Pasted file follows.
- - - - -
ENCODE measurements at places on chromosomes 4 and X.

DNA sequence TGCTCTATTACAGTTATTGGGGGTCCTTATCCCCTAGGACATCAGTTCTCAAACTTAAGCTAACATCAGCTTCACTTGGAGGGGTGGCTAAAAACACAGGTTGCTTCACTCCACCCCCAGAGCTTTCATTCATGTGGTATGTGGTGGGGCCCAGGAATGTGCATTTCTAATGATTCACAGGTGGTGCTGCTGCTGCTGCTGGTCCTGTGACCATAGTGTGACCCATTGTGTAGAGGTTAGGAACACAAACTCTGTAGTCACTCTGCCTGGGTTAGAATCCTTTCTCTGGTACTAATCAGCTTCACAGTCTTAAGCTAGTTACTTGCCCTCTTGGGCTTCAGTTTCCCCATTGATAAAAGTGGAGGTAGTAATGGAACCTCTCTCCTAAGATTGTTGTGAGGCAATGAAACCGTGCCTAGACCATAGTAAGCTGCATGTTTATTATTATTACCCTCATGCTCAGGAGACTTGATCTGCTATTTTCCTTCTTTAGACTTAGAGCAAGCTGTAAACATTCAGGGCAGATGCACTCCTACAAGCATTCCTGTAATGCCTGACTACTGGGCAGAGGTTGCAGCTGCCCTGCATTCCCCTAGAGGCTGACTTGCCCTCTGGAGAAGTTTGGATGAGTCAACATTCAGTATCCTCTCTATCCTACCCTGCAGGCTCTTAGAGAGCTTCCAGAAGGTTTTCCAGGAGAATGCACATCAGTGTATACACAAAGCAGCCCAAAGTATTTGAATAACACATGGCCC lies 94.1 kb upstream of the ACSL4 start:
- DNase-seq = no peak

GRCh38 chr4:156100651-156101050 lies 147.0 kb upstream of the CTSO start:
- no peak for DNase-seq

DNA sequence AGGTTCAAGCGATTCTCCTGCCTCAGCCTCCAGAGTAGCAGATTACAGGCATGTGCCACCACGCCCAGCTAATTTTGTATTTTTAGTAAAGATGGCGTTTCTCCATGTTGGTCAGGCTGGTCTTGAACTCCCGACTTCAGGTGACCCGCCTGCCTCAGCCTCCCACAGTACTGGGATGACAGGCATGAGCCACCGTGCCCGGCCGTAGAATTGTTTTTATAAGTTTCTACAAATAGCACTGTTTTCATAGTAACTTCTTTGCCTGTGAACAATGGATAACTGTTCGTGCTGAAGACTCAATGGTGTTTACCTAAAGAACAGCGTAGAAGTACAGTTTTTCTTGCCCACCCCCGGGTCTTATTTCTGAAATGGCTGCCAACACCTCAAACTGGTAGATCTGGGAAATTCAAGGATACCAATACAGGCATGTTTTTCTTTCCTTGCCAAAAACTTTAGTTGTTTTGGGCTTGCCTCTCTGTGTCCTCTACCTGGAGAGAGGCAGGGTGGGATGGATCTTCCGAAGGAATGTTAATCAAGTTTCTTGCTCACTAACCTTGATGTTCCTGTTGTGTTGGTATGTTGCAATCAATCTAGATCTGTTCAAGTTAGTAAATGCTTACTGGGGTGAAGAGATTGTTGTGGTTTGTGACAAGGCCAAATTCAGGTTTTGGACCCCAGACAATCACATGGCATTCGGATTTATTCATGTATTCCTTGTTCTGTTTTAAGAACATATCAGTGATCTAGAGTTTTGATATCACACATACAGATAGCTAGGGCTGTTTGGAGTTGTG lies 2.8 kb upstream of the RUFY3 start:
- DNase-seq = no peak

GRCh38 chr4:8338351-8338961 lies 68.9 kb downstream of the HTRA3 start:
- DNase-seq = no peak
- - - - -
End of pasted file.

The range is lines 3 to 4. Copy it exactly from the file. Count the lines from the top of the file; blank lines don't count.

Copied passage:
- DNase-seq = no peak

GRCh38 chr4:156100651-156101050 lies 147.0 kb upstream of the CTSO start: